The frequent inability of in vitro assays and animal models to accurately predict human response to a new drug candidate results in costly drug development failures. HemoShear has developed a platform technology for biodiscovery and drug pharmacology screening that replicates human biological function in healthy and diseased organ systems by applying human-derived hemodynamic shear stress forces to primary human cells in co-culture. Our initial system replicates the human vascular system and enables the creation of disease conditions including vascular inflammation, early atherogenesis and diabetic complications. Our novel technology is being deployed for customers to investigate the cellular and molecular mechanisms of human vascular inflammation and the identification of novel biomarkers and transcriptional pathways for development of drug therapies. Completed Phase I: The objective of our completed Phase I proposal was to develop a more advanced pro-inflammatory system that profiles the human vascular response (EC/SMC) to oxidized low density lipoprotein (oxLDL), which has a widely recognized role in vascular inflammation and atherosclerosis. We are already using the Phase I advanced inflammatory system for functional assays, target validation and knock-down experiments for our customers. The Problem: There does not exist an in vitro human vascular pharmacology system that can guide pharma and biotech in making key go-/no-go decisions in drug discovery and development. Furthermore, the FDA now requires that vascular risk must be more "thoroughly addressed during drug development, especially for Type 2 anti-diabetic therapies," and the need for a predictive vascular pharmacology system has been confirmed by pharma industry executives and customers (see Letters of Support). Proposed Phase II: The purpose of this Phase II SBIR proposal is to develop a predictive vascular pharmacology system for late-stage drug discovery and preclinical drug development. The HemoShear vascular system, developed in Phase I above, will be used to evaluate known drug compounds across a broad range of drug classes that have the following effects on the vasculature: 1) direct/intended effect (e.g. Ca channel blockers), 2) positive pleiotropic effect (e.g. statins) and 3) negative pleiotropic effect (e.g. rosiglitazone, Vioxx), in order to create a robust database of drug-related vascular effect profiles. We will use proprietary bioinformatics methods to develop a vascular signature predictor panel (~30 genes) from whole genome data sets that can be used for screening and scoring candidate compounds for vascular pharmacology response and potential safety risk. Value: Success of this Phase II SBIR will provide a predictive set of tools with which to assess human vascular response of customers'novel drug compounds, prior to human studies.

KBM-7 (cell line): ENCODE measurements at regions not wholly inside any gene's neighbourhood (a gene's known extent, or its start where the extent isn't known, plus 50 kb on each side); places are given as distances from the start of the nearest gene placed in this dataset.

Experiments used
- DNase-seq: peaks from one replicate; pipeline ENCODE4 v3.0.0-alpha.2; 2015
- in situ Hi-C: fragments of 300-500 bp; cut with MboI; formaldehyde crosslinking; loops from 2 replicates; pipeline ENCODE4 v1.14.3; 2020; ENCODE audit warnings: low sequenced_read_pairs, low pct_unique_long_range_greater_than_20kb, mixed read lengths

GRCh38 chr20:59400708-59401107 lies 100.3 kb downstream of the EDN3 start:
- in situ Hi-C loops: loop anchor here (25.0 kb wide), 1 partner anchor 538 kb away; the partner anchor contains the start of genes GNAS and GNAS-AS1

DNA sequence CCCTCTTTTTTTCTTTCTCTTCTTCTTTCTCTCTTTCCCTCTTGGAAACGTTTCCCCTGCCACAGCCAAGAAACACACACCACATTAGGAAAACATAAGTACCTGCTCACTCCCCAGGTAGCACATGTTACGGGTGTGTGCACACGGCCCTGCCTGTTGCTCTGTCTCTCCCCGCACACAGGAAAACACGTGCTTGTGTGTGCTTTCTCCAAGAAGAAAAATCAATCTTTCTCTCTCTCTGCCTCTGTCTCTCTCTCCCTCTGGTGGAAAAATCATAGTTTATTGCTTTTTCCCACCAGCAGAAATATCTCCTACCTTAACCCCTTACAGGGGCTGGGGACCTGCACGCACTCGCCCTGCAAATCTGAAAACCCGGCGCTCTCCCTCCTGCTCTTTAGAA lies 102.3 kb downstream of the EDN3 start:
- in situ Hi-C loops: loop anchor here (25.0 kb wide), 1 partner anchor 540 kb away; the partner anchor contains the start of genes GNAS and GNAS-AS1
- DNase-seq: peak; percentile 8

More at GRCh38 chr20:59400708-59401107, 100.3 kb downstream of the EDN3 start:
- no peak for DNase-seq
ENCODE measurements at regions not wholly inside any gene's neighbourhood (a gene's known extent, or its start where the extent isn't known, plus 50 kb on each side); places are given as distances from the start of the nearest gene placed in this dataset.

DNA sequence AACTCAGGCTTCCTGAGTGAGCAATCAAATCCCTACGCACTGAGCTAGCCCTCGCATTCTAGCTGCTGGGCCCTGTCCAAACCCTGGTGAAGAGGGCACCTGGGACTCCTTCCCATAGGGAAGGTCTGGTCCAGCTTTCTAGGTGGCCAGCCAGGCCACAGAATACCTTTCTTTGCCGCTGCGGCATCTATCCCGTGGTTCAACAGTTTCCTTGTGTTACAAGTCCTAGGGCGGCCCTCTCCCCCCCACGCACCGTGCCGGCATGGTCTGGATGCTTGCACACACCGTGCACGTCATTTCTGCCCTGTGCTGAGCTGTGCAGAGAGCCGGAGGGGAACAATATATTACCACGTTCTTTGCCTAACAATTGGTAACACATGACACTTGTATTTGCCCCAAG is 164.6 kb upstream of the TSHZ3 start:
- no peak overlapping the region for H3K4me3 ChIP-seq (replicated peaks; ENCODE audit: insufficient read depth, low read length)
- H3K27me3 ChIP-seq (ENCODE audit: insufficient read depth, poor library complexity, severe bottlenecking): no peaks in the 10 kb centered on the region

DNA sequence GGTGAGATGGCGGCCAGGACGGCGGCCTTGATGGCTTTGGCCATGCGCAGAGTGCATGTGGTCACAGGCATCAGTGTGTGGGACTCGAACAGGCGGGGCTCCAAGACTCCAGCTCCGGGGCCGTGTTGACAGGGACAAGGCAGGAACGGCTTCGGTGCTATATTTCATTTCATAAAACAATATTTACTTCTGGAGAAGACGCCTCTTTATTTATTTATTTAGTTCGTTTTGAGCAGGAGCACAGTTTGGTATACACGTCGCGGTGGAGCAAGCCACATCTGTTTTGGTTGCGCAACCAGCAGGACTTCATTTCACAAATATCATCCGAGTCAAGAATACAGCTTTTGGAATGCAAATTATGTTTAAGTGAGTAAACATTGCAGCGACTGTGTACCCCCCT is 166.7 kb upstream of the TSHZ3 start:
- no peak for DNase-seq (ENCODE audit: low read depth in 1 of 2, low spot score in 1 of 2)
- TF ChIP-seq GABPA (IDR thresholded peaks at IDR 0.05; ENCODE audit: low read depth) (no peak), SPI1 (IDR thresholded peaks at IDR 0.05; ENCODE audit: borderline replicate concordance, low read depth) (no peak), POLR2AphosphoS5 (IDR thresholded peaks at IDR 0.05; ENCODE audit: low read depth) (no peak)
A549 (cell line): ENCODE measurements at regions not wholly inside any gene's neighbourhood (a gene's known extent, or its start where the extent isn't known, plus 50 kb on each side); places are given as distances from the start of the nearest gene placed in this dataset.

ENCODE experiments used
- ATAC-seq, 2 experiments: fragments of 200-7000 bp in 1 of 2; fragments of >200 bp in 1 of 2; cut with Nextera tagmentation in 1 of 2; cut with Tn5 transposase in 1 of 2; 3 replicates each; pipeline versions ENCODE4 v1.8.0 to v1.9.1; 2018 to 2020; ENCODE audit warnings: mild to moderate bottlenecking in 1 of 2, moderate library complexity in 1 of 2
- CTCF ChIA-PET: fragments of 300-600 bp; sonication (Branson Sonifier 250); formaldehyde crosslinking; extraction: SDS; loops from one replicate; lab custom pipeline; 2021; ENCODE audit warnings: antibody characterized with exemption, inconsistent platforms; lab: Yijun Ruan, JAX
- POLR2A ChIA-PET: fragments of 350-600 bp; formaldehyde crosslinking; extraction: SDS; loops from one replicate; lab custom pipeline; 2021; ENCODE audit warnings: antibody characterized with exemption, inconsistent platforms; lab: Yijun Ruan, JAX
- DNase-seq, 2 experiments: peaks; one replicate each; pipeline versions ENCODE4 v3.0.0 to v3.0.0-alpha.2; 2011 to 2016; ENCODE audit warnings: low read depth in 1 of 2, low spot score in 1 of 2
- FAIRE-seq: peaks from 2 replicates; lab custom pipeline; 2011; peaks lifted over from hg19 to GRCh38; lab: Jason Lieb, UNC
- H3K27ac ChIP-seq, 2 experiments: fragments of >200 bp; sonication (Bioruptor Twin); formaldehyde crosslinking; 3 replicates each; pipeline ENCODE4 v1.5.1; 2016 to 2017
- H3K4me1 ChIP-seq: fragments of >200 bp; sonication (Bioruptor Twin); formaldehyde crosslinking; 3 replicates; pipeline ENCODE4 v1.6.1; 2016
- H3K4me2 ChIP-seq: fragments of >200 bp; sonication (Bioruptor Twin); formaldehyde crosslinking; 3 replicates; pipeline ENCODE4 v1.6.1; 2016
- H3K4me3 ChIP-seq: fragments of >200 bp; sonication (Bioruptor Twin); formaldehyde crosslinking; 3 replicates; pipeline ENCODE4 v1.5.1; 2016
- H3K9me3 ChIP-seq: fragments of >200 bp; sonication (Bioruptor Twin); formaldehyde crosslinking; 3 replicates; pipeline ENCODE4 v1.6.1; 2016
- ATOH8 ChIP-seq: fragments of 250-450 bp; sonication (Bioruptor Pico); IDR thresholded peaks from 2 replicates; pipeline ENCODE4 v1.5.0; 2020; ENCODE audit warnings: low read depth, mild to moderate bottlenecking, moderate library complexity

Over 90% of drugs that enter Phase I clinical trials ultimately fail because of lack of efficacy or adverse effects. It is estimated that $65bln is spent annually in discovery, pre-clinical and clinical drug development. Much of that expenditure is wasted on failure, largely because of the inability of in vitro assays and animal models to accurately predict human response to a new drug candidate. HemoShear has developed a platform technology for biodiscovery and drug screening that replicates human biological function in healthy and diseased organ systems by applying human-derived hemodynamic shear stress forces to primary human cells in co-culture. HemoShear's patented system has been shown to validate efficacy, safety and off-target effects of known, FDA-approved drug compounds. The purpose of this Phase II SBIR proposal is to develop a predictive vascular pharmacology system to assess new drug compounds in late-stage drug discovery and preclinical drug development.
|Zhou, Guangjin; Hamik, Anne; Nayak, Lalitha et al. (2012) Endothelial Kruppel-like factor 4 protects against atherothrombosis in mice. J Clin Invest 122:4727-31|